They asked, you said ‘yes,’ now what?


Well obviously you post a whole load of photos all over Instagram and Facebook with all the hashtags you’ve been dying to have a chance to use #engaged #putaringonit #isaidyes and then you have to seriously think about what side to stand on in every selfie you take from now on so that the ring is in shot. Remember to use your left hand to carry your morning latte, tap your contactless and wave at your colleague that works on the other side of your office because everyone needs to catch a glimpse of the ring and know that your engaged now.

Eventually though you’re going to have to start planning the big day. Some couples opt to enjoy being engaged for a while before they start planning and that can be a great choice. Often it’s not a good time; moving house, new jobs and children can all get in the way of planning but that’s not to say that you can’t plan with other things going on in your life. Whenever you both feel ready to start making some decisions, here’s the main things you want to get started with:

 

  • A budget. Weddings are expensive, a survey by hitched.co.uk showed that the average cost of weddings in the UK are a staggering £27,161 which is enough to put anyone off the whole process but there is a wedding for every budget, you just need to decide what yours is and stick to it. Yes your wedding day may be the happiest day of your life but you’ve got many, happy days to come after it and you don’t want to spend them paying off a huge debt. Go for a ball park figure rather than a set number so that you can be a bit flexible. If you’re lucky you may have family members that want to contribute but don’t presume that they will. The cost will vary greatly depending on where you choose to get married, the time of year you get married in, the number of guests you invite and how much you’re willing to do yourself. Do a quick google of some local venues and suppliers just to get an idea of costs so that you can come up with a realistic budget that suits you.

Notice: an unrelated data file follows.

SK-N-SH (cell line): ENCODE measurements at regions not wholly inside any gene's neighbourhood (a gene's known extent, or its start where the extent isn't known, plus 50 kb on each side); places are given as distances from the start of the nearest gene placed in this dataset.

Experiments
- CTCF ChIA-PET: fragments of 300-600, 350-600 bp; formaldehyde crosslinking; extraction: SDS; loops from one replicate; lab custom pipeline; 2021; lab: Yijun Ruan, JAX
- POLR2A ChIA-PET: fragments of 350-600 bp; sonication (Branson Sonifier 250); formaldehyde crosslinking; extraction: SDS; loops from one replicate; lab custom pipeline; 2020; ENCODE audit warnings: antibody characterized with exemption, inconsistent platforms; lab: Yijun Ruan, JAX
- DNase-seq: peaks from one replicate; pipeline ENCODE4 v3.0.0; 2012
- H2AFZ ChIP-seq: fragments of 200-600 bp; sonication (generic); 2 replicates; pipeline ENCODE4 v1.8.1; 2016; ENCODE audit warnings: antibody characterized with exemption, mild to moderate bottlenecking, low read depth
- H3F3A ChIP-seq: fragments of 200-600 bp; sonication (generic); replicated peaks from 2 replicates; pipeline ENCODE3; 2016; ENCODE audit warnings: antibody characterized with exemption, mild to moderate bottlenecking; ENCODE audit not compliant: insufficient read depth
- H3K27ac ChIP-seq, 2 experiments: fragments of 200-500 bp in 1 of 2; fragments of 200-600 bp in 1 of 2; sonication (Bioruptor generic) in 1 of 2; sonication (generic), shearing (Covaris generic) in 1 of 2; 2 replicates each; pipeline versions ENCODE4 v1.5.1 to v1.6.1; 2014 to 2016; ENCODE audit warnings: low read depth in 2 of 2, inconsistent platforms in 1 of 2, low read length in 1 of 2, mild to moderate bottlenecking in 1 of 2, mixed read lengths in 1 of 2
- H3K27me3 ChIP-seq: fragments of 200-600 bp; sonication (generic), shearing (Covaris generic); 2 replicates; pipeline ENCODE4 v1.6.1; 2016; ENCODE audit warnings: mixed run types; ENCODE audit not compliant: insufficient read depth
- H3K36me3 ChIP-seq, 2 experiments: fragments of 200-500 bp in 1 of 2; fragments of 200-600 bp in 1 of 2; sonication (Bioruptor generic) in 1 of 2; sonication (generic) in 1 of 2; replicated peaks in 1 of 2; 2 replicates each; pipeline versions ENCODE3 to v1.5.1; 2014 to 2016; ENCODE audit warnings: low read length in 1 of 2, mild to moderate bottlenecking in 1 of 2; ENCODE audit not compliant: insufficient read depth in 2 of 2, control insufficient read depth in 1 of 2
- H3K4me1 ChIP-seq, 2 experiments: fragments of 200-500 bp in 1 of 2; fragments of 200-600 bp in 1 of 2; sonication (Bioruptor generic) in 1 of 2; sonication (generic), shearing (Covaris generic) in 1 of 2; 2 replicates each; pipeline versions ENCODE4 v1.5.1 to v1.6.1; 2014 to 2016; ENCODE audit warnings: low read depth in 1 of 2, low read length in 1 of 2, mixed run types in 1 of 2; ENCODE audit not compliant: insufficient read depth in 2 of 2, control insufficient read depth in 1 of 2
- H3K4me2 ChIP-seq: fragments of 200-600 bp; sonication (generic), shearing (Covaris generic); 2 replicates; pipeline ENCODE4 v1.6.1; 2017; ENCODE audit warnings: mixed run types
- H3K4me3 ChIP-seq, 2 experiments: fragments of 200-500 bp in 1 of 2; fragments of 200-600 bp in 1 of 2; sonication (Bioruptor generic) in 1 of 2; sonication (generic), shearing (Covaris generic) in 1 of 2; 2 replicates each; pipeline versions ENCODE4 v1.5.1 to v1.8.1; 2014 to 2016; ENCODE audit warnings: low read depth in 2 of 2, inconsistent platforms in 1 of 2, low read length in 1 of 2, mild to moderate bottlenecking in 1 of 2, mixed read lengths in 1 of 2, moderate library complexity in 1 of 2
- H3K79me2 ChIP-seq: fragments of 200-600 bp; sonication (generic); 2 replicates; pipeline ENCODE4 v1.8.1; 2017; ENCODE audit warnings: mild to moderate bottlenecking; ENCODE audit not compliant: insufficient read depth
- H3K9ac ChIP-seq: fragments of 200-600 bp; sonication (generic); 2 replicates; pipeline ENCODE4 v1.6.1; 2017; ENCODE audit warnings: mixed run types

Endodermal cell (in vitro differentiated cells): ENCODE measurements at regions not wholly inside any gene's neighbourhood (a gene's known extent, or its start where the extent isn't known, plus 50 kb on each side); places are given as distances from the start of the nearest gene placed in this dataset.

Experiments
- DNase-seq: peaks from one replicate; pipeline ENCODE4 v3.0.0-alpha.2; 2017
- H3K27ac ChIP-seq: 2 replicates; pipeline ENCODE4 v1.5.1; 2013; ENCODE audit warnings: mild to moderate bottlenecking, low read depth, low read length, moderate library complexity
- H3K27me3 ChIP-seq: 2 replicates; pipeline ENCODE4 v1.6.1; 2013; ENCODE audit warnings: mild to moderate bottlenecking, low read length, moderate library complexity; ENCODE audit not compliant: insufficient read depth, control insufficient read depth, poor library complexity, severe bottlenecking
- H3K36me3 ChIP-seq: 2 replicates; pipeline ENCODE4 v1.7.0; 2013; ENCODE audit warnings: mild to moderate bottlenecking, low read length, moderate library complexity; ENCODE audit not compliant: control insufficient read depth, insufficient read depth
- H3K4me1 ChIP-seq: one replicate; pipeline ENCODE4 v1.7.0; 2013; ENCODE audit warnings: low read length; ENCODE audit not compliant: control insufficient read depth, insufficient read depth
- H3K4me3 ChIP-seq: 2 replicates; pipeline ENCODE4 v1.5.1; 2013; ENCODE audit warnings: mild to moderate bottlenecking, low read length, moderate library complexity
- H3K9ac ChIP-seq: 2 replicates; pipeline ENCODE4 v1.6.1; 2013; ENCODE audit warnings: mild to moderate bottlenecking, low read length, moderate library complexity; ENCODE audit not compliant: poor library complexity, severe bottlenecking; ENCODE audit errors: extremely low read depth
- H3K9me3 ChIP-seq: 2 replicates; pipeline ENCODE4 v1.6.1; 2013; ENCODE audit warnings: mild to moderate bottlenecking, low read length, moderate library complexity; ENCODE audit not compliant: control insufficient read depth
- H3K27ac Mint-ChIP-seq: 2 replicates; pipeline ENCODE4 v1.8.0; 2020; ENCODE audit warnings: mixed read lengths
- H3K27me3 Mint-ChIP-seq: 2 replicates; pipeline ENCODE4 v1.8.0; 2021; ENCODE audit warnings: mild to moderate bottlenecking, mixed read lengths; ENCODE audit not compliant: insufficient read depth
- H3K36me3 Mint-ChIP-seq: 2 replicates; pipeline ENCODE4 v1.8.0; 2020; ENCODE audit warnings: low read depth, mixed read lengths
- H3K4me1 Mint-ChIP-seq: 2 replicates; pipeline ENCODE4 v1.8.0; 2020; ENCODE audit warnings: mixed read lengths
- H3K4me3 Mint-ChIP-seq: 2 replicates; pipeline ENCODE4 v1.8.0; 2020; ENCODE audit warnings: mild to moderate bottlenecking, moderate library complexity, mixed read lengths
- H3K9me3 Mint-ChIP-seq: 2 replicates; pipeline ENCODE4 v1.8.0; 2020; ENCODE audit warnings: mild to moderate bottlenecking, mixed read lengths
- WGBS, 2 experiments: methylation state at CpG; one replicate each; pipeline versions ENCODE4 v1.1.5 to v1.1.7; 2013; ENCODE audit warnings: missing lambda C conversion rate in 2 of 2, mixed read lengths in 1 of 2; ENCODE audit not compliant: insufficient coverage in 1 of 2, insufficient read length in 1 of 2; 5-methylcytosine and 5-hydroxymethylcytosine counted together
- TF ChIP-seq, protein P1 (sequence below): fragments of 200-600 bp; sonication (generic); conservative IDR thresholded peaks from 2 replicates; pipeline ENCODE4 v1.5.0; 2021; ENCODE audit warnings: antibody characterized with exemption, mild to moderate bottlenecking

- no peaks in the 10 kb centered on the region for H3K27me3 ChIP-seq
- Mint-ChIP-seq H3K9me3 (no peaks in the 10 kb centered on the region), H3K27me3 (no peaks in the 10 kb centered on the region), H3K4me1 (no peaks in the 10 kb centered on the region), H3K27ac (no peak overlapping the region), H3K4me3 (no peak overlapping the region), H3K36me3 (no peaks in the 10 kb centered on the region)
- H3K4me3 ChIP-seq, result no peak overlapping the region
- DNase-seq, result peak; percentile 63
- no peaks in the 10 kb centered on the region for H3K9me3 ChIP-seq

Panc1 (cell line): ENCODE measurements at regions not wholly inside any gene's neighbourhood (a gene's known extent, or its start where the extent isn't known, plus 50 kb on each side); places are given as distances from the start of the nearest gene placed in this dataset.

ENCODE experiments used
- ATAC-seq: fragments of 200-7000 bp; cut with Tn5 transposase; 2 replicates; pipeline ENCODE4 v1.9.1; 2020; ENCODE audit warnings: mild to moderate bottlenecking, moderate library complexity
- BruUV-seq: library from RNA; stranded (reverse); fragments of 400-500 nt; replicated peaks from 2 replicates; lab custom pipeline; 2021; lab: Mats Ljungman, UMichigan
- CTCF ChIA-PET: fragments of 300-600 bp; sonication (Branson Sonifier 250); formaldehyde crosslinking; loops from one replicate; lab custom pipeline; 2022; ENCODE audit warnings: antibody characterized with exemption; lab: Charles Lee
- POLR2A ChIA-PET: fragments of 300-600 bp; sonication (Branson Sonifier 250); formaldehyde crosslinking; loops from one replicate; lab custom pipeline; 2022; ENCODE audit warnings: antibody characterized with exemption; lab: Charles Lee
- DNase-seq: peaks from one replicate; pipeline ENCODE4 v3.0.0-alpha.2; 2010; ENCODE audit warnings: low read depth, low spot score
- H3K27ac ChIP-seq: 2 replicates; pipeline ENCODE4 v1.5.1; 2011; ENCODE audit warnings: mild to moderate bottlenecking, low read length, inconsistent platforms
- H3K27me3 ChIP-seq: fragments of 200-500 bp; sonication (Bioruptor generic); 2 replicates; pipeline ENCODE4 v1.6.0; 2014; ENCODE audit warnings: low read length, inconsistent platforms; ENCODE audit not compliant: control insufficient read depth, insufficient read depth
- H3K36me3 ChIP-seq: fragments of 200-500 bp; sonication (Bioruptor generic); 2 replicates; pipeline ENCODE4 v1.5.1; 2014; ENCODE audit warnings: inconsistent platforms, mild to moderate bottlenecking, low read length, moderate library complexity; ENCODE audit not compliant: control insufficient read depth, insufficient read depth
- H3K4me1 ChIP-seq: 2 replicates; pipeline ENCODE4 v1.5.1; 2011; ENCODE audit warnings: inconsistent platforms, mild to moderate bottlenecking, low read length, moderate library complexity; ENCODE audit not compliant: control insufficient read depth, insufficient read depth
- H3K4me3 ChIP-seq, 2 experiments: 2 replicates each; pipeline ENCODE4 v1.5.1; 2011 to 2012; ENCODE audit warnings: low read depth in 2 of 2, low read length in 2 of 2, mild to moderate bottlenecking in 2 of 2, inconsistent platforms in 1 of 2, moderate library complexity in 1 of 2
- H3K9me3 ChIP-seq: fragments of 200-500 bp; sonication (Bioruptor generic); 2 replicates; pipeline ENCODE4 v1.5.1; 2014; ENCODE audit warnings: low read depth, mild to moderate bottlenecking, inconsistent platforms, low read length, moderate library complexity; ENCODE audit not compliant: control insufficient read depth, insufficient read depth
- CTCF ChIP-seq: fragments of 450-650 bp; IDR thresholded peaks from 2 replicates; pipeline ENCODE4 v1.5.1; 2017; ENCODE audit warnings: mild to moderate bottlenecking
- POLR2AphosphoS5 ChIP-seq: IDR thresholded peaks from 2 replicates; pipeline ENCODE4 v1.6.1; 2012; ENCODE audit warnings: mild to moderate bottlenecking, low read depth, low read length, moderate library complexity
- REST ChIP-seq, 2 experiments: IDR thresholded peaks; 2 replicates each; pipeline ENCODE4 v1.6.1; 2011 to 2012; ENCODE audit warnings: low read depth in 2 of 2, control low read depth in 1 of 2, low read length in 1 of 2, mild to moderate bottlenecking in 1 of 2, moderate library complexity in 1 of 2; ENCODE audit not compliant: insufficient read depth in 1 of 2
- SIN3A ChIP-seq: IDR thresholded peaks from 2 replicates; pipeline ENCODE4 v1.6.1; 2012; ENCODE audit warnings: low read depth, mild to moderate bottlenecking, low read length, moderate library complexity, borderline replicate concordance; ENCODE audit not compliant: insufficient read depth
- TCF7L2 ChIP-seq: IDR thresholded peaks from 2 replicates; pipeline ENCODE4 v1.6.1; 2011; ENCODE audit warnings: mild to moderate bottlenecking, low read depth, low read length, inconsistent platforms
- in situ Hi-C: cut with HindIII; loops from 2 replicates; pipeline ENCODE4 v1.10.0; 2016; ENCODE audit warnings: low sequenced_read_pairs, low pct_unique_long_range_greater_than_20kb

• The time of year you want to get married in. I got married in July 2016, it was scorching hot all day except for two minutes of rain that I was blissfully unaware of whilst getting ready in the morning. We celebrated outside on the lawn with horses grazing in the surrounding fields and with not a single cardigan in sight. Bliss. Since I started wedding videography I have realised just how lucky we were. Last year I had 6 enquiries for Saturday 9th September as everyone knows that you’re guaranteed beautiful weather the moment that the children go back to school. Not last year, it poured with rain the entire day. I filmed for a lovely couple who took it all in their stride and even had to hide out in a doorway near Corfe Castle after we’d ventured out when the rain stopped only to get caught in a downpour on the way back. In the UK you are never guaranteed great weather so if you’re dreaming of a sunny day then go for one of the summer months but be prepared that it might not be what you expect and that’s ok, at the end of the day you’ll still be married. You can get some fantastic deals in the winter months which could be a great option for you if you don’t have a very big budget. Autumnal or even Christmas themes and colour schemes can look beautiful but be sure to pick a venue that caters for cold or wet weather.